Edge-to-Edge Joints

Edge-to-edge joints are used to glue several boards into a surface. They commonly come into play for table tops and cabinet parts.

These joints can be plain or reinforced. In both instances, they rely only on glue to hold them together.

A plain butt joint is adequate for most work.

Modern glues are extremely strong and durable. This means that in many cases the joints will be stronger than the wood itself.

One thing to note front and center: all edge-to-edge joints demand a good fit. This means accurate planing. If you try forcing badly-planed boards together with clamps, the stresses will eventually be released. The wood is then liable to split along these points of weakness.

With thin boards like those in door panels, you should increase the glue surface. This can be achieved by reinforcing either side with a tongue set in a groove. Dowel doesn’t do much to add strength but it will help you to align the edges.

Preparation: Planing

The importance of planing cannot be overstated.

Your best bet is machine planing with a jointer. This is by far the simplest method, especially with longer boards. First, plane then mark a face and an edge. Rip the second edge with your table saw. Thickness your boards so you can choose which side looks best. Lay them out on battens, mark the edges then plane the second edge.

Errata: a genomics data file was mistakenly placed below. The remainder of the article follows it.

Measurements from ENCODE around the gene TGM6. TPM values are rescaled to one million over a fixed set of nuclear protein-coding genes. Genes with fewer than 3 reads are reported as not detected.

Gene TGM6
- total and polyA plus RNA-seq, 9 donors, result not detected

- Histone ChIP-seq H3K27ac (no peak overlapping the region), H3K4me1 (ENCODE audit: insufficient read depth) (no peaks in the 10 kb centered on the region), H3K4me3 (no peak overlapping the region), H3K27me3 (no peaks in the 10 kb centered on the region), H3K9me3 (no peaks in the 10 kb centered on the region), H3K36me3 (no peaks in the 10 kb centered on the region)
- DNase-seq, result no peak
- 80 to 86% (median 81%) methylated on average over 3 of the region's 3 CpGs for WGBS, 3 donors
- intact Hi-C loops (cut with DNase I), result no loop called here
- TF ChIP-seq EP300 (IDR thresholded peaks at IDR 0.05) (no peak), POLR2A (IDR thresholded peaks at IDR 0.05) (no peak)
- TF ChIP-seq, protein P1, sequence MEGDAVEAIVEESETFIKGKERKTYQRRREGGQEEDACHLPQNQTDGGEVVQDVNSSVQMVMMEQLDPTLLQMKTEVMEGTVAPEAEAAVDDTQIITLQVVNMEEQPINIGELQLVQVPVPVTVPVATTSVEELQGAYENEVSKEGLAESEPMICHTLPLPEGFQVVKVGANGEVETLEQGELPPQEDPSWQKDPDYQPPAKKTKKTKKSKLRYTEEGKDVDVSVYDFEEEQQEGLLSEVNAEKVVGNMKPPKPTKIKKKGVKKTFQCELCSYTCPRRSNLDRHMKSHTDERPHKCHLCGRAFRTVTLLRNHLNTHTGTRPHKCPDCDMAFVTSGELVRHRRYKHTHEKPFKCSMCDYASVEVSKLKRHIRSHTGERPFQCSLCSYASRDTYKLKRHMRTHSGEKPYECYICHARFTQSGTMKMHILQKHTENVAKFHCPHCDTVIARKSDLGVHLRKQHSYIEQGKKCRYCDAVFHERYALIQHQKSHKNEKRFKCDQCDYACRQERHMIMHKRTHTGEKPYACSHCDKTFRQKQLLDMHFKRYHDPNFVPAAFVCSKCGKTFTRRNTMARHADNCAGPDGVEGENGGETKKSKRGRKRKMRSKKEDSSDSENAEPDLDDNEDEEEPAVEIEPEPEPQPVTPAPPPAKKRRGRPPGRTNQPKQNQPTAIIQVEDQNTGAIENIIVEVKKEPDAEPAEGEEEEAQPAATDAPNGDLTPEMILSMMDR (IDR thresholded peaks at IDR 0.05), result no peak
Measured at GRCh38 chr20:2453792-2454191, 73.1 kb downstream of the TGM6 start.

You’ll need a great deal of skill to effectively hand plane. If you use a jointing plane, getting a straight edge is not a problem. The hassle comes trying to keep the edge square the length of the board. You don’t want any gaps. These not only look ugly but will become points of weakness.

Practice makes perfect, though. The more you hand plane, the more precise you and confident you will become. Learning and honing new skills is one of the key rewards of woodworking so don’t be put off.

When you are planing, try to apply very slight pressure at the front of your plane at the start of each stroke. At the end of the stroke, press down on the back. You’ll need a sharp iron which is ground and honed very flat. You should set it as close to the front of the opening as you can. Set the cap iron to 1/32 inch for fine cuts and 1/16 inch for rough cuts.

With very thin boards, edge plane while holding them in a shooting board. You can only really do this with shorter lengths. With long, thin boards you’ll need to improvise. Use some plywood on the bench as a base for the plane. Add a batten and stop to hold the thin workpiece.

You can join your boards with rubbed joints or clamped joints. You’ll need a straight edge for rubbed joints. They are restricted to shorter boards up to about 3 feet long. The edges for clamped joints are often planed hollow. This will ensure the ends are kept tightly together.

Hollow joints should only be used if the joints are narrow enough to deflect and fill the gap. With stouter and wider boards in stronger woods, leave the edges straight.